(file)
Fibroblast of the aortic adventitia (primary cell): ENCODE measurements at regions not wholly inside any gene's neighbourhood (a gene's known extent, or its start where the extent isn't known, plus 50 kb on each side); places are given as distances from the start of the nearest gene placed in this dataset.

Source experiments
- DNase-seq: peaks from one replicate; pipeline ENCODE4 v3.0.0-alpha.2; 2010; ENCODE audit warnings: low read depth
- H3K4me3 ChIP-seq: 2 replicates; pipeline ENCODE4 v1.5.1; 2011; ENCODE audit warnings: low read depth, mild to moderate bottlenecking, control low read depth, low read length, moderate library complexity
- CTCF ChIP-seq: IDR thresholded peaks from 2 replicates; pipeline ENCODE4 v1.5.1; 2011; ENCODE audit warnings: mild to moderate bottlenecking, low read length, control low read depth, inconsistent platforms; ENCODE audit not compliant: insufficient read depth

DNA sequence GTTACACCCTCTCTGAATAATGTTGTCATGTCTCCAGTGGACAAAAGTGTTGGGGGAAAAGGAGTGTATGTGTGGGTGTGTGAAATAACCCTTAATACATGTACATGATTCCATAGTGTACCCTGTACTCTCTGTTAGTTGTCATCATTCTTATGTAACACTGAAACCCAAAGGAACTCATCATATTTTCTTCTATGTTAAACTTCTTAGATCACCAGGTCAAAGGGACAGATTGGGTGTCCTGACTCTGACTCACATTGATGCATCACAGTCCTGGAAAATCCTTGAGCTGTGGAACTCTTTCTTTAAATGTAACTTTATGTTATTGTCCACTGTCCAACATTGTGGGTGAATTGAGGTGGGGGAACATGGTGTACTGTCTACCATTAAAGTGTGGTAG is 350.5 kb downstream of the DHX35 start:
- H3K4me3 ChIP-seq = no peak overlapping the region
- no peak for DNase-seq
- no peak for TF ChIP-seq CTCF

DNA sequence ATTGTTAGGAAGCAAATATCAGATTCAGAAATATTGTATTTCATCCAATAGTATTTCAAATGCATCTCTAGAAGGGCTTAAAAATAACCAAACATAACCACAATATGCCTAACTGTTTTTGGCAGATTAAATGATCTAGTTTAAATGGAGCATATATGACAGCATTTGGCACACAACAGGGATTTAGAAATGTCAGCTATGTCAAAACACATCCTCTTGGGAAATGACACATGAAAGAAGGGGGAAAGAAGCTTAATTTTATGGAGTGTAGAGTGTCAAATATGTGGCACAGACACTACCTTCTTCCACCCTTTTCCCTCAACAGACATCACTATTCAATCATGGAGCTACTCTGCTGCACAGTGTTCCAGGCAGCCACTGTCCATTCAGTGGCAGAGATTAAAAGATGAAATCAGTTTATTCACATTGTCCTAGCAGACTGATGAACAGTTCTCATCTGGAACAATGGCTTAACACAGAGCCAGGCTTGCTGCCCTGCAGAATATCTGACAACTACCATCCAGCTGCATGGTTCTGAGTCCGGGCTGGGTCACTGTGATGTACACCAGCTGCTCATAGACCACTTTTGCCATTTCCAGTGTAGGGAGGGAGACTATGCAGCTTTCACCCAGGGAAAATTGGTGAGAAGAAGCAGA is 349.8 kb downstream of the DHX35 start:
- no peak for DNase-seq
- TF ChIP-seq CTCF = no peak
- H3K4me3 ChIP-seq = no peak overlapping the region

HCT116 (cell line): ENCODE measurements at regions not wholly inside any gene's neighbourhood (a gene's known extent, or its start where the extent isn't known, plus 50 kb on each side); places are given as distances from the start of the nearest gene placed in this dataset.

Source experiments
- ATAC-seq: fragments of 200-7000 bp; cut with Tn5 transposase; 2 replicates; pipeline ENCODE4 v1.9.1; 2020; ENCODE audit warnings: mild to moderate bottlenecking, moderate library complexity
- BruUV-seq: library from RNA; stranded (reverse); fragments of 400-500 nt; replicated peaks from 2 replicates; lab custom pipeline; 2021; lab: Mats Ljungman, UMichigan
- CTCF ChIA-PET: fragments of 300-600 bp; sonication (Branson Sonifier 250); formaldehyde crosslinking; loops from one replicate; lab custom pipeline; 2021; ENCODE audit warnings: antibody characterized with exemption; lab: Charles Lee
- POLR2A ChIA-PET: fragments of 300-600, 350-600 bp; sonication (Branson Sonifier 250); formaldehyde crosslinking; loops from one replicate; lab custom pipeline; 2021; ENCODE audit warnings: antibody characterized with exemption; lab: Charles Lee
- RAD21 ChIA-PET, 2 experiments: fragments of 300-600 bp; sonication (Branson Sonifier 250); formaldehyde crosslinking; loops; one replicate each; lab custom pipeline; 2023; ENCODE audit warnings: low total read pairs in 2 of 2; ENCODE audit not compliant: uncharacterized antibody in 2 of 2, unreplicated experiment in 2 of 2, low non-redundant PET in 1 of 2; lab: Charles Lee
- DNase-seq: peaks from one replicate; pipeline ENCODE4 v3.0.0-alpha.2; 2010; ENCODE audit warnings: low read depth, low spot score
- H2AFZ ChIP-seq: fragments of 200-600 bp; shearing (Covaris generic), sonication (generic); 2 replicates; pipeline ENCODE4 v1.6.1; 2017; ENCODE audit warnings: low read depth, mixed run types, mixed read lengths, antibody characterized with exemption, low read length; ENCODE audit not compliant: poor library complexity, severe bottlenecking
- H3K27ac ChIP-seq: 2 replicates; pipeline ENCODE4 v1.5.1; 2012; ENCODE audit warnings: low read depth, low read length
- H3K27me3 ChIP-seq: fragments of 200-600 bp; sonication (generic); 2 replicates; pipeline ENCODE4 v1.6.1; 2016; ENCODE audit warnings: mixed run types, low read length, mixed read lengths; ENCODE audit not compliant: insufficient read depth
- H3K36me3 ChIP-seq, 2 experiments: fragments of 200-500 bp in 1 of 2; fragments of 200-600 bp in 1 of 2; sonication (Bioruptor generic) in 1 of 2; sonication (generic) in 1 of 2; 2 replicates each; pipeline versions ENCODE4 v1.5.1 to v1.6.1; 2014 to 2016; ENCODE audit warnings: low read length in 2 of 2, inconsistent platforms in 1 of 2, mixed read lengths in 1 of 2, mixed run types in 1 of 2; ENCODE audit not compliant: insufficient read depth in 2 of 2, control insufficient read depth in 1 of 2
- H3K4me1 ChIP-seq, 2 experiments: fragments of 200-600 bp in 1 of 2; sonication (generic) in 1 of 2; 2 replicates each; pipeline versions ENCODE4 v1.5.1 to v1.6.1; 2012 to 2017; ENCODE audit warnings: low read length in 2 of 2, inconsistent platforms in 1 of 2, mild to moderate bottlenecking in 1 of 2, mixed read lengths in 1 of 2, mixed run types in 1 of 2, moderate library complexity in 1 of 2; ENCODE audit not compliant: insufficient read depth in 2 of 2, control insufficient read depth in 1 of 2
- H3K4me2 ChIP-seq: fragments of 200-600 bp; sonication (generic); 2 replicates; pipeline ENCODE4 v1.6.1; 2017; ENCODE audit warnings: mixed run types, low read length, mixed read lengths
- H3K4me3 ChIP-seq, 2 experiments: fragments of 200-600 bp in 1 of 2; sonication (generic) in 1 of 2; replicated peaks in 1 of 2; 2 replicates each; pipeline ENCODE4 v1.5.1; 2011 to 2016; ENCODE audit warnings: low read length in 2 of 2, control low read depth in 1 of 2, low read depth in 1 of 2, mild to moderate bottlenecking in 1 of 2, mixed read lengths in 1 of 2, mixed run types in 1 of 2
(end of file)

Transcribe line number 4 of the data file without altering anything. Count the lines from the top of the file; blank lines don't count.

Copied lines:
- H3K4me3 ChIP-seq: 2 replicates; pipeline ENCODE4 v1.5.1; 2011; ENCODE audit warnings: low read depth, mild to moderate bottlenecking, control low read depth, low read length, moderate library complexity